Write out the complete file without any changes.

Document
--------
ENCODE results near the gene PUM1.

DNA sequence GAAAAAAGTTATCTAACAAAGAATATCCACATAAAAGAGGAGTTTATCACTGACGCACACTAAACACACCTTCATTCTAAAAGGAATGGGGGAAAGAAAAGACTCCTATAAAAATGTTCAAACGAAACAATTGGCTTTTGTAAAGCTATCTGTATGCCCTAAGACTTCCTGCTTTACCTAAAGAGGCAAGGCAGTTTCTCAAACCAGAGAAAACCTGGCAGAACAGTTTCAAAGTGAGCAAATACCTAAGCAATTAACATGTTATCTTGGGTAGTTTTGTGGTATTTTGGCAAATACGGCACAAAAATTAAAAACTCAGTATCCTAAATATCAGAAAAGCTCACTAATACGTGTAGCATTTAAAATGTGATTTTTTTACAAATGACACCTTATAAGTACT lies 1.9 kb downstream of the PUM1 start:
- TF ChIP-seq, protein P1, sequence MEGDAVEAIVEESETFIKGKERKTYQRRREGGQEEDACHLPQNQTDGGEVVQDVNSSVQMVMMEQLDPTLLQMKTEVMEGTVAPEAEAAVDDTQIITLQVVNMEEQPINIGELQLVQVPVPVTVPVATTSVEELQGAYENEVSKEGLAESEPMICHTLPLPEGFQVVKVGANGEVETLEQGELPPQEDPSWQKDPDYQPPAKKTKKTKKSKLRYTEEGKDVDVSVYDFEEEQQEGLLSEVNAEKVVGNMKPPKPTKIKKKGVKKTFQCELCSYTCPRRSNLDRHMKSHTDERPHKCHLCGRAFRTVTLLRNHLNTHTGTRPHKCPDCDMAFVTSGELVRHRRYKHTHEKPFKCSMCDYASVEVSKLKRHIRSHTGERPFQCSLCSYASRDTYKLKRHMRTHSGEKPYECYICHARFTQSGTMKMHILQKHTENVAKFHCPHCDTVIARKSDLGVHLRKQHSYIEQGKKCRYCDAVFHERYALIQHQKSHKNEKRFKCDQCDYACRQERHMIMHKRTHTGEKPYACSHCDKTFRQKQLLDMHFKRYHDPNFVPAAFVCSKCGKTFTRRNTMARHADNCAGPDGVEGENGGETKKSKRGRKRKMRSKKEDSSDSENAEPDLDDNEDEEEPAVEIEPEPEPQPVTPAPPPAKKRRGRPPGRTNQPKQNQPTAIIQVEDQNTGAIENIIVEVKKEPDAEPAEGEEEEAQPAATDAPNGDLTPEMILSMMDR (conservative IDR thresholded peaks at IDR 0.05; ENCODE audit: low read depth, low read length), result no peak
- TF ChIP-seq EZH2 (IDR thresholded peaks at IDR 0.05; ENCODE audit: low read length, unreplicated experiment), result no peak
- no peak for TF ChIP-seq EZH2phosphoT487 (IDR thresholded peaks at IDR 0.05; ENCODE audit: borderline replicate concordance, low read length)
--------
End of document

ENCODE results near the gene PUM1.

DNA sequence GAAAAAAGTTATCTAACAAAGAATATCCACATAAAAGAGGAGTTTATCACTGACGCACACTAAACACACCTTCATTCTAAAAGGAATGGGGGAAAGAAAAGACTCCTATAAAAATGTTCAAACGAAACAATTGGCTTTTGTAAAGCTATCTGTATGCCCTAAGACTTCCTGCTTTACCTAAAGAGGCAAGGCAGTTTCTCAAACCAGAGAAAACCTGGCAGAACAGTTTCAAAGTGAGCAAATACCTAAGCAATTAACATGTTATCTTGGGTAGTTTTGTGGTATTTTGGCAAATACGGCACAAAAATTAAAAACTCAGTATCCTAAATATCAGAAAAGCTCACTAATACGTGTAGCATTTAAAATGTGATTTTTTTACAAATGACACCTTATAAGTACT lies 1.9 kb downstream of the PUM1 start:
- TF ChIP-seq, protein P1, sequence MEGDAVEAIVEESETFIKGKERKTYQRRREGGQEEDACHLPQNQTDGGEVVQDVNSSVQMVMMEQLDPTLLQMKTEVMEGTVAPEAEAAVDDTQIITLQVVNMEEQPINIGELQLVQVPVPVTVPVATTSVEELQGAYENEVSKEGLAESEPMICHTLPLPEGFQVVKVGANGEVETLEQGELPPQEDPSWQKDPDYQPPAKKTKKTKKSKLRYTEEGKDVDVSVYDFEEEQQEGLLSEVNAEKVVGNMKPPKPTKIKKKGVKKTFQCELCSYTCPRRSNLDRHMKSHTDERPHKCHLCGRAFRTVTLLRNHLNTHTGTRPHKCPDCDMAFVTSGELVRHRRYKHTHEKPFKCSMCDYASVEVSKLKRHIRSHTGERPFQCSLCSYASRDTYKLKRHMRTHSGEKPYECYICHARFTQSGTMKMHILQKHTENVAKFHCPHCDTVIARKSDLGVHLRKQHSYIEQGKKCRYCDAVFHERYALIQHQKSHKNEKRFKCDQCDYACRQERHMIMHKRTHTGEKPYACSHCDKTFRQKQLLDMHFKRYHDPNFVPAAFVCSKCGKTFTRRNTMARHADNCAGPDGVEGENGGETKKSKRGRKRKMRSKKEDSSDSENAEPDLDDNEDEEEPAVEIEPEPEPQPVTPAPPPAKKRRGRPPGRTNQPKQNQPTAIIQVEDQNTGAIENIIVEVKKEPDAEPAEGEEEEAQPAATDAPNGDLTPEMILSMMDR (conservative IDR thresholded peaks at IDR 0.05; ENCODE audit: low read depth, low read length), result no peak
- TF ChIP-seq EZH2 (IDR thresholded peaks at IDR 0.05; ENCODE audit: low read length, unreplicated experiment), result no peak
- no peak for TF ChIP-seq EZH2phosphoT487 (IDR thresholded peaks at IDR 0.05; ENCODE audit: borderline replicate concordance, low read length)